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My two cents on the current CX situation - Part 1/2

The 5 reasons why the Customer Satisfaction Index is collapsing despite all the data you hold and manage:

"There is no education like adversity" (Benjamin Disraeli)

We start this article with a quote because quotes, much like our history, remind us that we are never the first to face an entirely new situation or circumstance of events. Before us, sometimes, long before us, many have walked down similar paths and faced similar challenges, if not worse.

According to the ACSI (American Customer Satisfaction Index), most US companies have not been so deserving of their customer's love, with a severe shift beginning in 2019. With the steepest decline registered since 2000, for over a period of 4 years, beginning in mid-2018, the ACSI has been systematically plummeting.

Why has this Index plummeted despite all the time, attention, and investment companies have put into their Customer Experience programs?

It could be the case of "it's not you, it's your customer," but it most likely isn't.

So what is this impressive chart trying to tell us?!?

It's telling us that all the companies' hearts might be in the right place and that they most likely hold their customer's interests and preferences above anything else; however, their execution is failing miserably.

Millions of Petabytes of customer data are stored, and millions of Dashboards flicker on screens across organizations; thousands of "Data Alchemists" and "Data Scientists" will shout aloud promises of a golden goblet, but… In the end, the outcome seems elusive.

This is obviously in some way a hyperbole, but in the end, the evidence is unquestionable; the customer isn't feeling the "magic."

Let's try to put our finger on the potential cause of this:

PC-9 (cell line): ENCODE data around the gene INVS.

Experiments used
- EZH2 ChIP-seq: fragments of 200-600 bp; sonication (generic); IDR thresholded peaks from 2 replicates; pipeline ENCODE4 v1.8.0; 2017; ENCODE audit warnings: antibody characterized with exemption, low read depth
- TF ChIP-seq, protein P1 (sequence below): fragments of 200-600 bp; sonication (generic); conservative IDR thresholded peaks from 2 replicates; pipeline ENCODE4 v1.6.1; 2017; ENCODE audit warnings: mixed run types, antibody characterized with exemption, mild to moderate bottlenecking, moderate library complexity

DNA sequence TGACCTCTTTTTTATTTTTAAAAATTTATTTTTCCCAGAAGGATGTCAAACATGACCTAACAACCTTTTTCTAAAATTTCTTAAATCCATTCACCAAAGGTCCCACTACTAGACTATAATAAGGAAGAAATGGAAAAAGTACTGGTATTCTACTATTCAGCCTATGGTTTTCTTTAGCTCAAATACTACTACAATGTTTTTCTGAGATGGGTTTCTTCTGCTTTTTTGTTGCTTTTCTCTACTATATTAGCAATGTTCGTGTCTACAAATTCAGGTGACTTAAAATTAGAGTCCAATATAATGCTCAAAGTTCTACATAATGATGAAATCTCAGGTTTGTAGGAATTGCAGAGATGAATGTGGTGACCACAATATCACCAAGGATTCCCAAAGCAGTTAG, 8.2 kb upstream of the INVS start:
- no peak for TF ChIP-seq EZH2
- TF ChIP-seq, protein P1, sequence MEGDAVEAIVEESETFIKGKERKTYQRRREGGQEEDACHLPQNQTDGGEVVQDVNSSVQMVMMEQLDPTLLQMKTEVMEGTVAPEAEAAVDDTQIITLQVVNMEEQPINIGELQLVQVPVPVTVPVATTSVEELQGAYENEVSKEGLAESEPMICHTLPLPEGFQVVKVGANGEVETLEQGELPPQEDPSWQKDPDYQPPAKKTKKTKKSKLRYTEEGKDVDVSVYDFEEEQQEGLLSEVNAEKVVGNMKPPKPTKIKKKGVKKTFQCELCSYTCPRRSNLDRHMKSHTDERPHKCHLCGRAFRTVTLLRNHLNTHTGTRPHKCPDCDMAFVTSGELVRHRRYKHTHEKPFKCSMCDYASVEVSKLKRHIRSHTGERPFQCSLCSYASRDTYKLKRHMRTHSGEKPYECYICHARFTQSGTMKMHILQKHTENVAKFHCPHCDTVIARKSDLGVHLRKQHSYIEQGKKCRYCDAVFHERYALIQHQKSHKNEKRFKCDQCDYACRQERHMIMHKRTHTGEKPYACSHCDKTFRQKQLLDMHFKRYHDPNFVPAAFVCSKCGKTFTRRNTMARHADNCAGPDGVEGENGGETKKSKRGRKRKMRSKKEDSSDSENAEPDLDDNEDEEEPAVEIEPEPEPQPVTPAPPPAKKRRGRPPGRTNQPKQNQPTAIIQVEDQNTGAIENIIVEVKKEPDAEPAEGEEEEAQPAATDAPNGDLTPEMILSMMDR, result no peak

1. The data points collected don't add truly tangible data that is capable of changing an outcome.

  2. The data you harness is so vast that you can't see the forest for the trees.

  3. You don't have a viable way of communicating with your customers during their decision lifecycle.

  4. Your brand isn't genuinely relevant to particular customers you try to engage.

  5. Despite your best efforts, you're failing to provide appropriate customer support or forcing your customers to direct their issues to less desired channels.

One of these 5 points might be why your strategies are failing, or it might even be a combination of these points. The blunt truth is that unless you are constantly measuring the direct outcome of your strategies and diving into your customers' signals across your brand's multiple divisions, you will most likely not be able to impact a significant change.

But we have to share a tad more bad news. As you may already be aware, we are looking towards a rather somber 2023 and possibly 2024. These next years will reshape and realign our economic perspectives, challenge many previously sketched-out presumptions, and place us under growing pressure to provide measurable results.

I won't bore you on a subject that I am very passionate about, but the consumer's buying power will be pulverised and kept at a much lower rate for the next 2 to 5 years. It will become harder to sell non-essential goods and products and force the consumer to be more demanding when choosing between brand A and brand B.

Is this a terrible thing?… No! No, it isn't!

It's something really great!

But just as good ol' Jerome Powell kept us on our toes with interest rate hike uncertainty, so will I by revealing why it's actually not so terrible in Part 2.

Have a great week!

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